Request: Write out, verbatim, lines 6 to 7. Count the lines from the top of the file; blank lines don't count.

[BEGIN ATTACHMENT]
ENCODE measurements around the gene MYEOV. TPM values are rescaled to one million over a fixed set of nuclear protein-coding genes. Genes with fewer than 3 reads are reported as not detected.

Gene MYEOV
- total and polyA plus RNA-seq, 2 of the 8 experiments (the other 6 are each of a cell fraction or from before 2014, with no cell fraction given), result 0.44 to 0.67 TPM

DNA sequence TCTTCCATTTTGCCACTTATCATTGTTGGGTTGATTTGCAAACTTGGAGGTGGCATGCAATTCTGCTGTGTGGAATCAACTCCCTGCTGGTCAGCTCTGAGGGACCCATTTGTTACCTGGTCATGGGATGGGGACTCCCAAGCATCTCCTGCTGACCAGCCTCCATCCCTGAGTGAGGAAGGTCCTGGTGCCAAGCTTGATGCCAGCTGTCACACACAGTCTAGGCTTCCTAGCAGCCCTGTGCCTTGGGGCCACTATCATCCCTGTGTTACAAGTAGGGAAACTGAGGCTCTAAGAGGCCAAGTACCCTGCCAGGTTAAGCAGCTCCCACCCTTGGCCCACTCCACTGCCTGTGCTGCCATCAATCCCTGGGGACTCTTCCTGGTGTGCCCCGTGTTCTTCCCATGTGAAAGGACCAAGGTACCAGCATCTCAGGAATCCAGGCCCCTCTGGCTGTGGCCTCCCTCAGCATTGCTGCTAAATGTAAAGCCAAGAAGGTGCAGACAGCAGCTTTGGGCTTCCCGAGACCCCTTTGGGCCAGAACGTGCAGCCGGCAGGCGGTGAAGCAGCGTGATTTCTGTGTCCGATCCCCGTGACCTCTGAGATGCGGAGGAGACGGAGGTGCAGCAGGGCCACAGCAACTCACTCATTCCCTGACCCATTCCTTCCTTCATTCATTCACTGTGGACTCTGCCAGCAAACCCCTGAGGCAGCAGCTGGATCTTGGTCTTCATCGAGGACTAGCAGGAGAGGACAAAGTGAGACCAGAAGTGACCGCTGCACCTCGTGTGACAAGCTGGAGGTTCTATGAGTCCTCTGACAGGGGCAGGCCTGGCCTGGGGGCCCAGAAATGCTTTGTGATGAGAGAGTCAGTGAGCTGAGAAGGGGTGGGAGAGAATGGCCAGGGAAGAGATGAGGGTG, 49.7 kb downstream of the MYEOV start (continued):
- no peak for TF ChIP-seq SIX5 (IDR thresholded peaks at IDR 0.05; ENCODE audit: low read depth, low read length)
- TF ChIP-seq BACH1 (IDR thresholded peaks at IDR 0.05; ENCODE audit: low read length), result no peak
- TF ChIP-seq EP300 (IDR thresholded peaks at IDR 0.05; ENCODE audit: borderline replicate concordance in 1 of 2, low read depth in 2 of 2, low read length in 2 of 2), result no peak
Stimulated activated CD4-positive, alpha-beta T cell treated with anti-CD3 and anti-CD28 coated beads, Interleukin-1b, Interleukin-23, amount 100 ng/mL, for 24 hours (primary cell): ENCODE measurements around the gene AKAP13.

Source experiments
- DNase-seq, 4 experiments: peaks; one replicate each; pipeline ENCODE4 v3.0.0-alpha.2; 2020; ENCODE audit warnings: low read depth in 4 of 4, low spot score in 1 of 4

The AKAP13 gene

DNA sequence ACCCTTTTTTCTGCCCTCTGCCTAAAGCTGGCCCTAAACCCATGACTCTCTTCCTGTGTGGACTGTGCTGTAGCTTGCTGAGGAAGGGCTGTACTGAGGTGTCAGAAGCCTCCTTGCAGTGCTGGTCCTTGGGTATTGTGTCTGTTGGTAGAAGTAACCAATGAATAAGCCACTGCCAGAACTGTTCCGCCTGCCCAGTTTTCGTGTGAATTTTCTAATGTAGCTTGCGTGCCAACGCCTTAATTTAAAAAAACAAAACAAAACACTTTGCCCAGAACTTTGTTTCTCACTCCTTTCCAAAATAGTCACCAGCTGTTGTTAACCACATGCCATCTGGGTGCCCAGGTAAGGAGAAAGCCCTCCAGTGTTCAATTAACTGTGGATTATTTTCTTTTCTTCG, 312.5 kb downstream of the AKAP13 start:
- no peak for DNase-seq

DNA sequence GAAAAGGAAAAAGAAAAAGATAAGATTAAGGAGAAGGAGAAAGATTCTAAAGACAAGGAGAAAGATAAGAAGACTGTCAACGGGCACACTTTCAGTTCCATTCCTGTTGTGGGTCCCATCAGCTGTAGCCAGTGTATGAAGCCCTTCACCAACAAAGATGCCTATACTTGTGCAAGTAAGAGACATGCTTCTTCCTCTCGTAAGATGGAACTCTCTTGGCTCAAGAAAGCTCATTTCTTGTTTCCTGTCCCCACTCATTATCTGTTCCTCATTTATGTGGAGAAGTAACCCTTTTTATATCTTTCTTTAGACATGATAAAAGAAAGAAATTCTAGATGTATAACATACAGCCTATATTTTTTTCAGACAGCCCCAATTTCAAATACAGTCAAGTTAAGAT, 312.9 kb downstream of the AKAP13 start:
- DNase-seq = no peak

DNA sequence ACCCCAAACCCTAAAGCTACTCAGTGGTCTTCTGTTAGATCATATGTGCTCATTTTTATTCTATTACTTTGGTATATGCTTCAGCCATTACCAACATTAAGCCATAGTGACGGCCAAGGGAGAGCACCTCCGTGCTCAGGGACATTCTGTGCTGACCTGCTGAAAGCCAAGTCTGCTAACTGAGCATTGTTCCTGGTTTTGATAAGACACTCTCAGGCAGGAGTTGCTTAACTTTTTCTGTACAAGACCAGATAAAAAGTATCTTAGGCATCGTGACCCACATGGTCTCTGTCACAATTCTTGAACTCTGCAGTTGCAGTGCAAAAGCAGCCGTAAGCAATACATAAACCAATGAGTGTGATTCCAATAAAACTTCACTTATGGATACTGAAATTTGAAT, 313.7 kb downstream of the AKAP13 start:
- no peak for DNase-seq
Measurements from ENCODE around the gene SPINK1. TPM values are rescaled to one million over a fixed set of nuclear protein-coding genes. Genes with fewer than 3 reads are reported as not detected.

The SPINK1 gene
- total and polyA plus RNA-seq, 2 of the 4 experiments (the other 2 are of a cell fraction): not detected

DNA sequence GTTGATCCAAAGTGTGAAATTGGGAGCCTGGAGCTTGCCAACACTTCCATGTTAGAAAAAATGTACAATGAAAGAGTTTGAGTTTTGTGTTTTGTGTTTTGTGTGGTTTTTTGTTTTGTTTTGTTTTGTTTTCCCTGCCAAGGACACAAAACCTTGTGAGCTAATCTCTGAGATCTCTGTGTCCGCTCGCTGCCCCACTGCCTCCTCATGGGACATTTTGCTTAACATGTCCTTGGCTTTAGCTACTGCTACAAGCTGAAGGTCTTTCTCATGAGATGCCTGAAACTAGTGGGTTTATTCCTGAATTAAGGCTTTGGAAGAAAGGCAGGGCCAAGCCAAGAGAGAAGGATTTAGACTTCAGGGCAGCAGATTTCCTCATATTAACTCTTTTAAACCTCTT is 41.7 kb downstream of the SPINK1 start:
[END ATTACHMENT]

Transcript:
- TF ChIP-seq BACH1 (IDR thresholded peaks at IDR 0.05; ENCODE audit: low read length), result no peak
- TF ChIP-seq EP300 (IDR thresholded peaks at IDR 0.05; ENCODE audit: borderline replicate concordance in 1 of 2, low read depth in 2 of 2, low read length in 2 of 2), result no peak